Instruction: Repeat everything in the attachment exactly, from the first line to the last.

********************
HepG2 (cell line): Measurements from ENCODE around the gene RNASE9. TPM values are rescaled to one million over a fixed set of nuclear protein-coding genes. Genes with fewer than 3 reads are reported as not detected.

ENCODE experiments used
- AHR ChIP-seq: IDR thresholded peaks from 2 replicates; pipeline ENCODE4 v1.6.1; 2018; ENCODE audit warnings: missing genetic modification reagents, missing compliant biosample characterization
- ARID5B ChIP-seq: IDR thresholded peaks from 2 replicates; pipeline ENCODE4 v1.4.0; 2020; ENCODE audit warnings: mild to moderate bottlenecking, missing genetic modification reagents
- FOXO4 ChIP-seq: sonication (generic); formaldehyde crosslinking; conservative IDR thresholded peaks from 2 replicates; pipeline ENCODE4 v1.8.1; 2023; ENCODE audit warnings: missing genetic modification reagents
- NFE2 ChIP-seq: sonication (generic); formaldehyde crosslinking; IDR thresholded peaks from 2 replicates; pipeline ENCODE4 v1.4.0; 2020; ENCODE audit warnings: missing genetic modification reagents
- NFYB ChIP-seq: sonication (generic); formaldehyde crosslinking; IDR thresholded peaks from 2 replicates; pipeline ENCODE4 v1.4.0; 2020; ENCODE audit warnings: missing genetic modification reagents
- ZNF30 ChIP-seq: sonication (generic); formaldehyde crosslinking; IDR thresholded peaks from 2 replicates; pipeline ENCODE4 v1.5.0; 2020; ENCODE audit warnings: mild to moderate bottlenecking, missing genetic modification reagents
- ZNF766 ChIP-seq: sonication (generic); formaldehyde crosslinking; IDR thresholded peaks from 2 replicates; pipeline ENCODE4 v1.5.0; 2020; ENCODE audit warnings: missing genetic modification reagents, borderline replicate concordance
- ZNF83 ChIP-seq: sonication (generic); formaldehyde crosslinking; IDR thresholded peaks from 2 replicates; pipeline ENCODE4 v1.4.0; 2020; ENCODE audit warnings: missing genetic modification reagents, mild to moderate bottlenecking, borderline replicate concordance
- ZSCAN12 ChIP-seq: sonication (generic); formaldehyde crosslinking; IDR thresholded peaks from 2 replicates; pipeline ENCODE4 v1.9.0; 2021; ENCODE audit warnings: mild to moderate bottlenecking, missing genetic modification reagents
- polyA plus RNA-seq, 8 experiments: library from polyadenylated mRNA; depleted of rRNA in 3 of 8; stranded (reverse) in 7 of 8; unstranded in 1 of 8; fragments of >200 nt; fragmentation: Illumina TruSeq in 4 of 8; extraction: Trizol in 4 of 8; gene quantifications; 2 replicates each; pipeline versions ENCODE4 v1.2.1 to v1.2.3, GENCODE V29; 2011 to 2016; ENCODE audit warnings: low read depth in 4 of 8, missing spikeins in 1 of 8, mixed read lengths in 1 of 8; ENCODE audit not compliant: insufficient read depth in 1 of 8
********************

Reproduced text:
HepG2 (cell line): Measurements from ENCODE around the gene RNASE9. TPM values are rescaled to one million over a fixed set of nuclear protein-coding genes. Genes with fewer than 3 reads are reported as not detected.

ENCODE experiments used
- AHR ChIP-seq: IDR thresholded peaks from 2 replicates; pipeline ENCODE4 v1.6.1; 2018; ENCODE audit warnings: missing genetic modification reagents, missing compliant biosample characterization
- ARID5B ChIP-seq: IDR thresholded peaks from 2 replicates; pipeline ENCODE4 v1.4.0; 2020; ENCODE audit warnings: mild to moderate bottlenecking, missing genetic modification reagents
- FOXO4 ChIP-seq: sonication (generic); formaldehyde crosslinking; conservative IDR thresholded peaks from 2 replicates; pipeline ENCODE4 v1.8.1; 2023; ENCODE audit warnings: missing genetic modification reagents
- NFE2 ChIP-seq: sonication (generic); formaldehyde crosslinking; IDR thresholded peaks from 2 replicates; pipeline ENCODE4 v1.4.0; 2020; ENCODE audit warnings: missing genetic modification reagents
- NFYB ChIP-seq: sonication (generic); formaldehyde crosslinking; IDR thresholded peaks from 2 replicates; pipeline ENCODE4 v1.4.0; 2020; ENCODE audit warnings: missing genetic modification reagents
- ZNF30 ChIP-seq: sonication (generic); formaldehyde crosslinking; IDR thresholded peaks from 2 replicates; pipeline ENCODE4 v1.5.0; 2020; ENCODE audit warnings: mild to moderate bottlenecking, missing genetic modification reagents
- ZNF766 ChIP-seq: sonication (generic); formaldehyde crosslinking; IDR thresholded peaks from 2 replicates; pipeline ENCODE4 v1.5.0; 2020; ENCODE audit warnings: missing genetic modification reagents, borderline replicate concordance
- ZNF83 ChIP-seq: sonication (generic); formaldehyde crosslinking; IDR thresholded peaks from 2 replicates; pipeline ENCODE4 v1.4.0; 2020; ENCODE audit warnings: missing genetic modification reagents, mild to moderate bottlenecking, borderline replicate concordance
- ZSCAN12 ChIP-seq: sonication (generic); formaldehyde crosslinking; IDR thresholded peaks from 2 replicates; pipeline ENCODE4 v1.9.0; 2021; ENCODE audit warnings: mild to moderate bottlenecking, missing genetic modification reagents
- polyA plus RNA-seq, 8 experiments: library from polyadenylated mRNA; depleted of rRNA in 3 of 8; stranded (reverse) in 7 of 8; unstranded in 1 of 8; fragments of >200 nt; fragmentation: Illumina TruSeq in 4 of 8; extraction: Trizol in 4 of 8; gene quantifications; 2 replicates each; pipeline versions ENCODE4 v1.2.1 to v1.2.3, GENCODE V29; 2011 to 2016; ENCODE audit warnings: low read depth in 4 of 8, missing spikeins in 1 of 8, mixed read lengths in 1 of 8; ENCODE audit not compliant: insufficient read depth in 1 of 8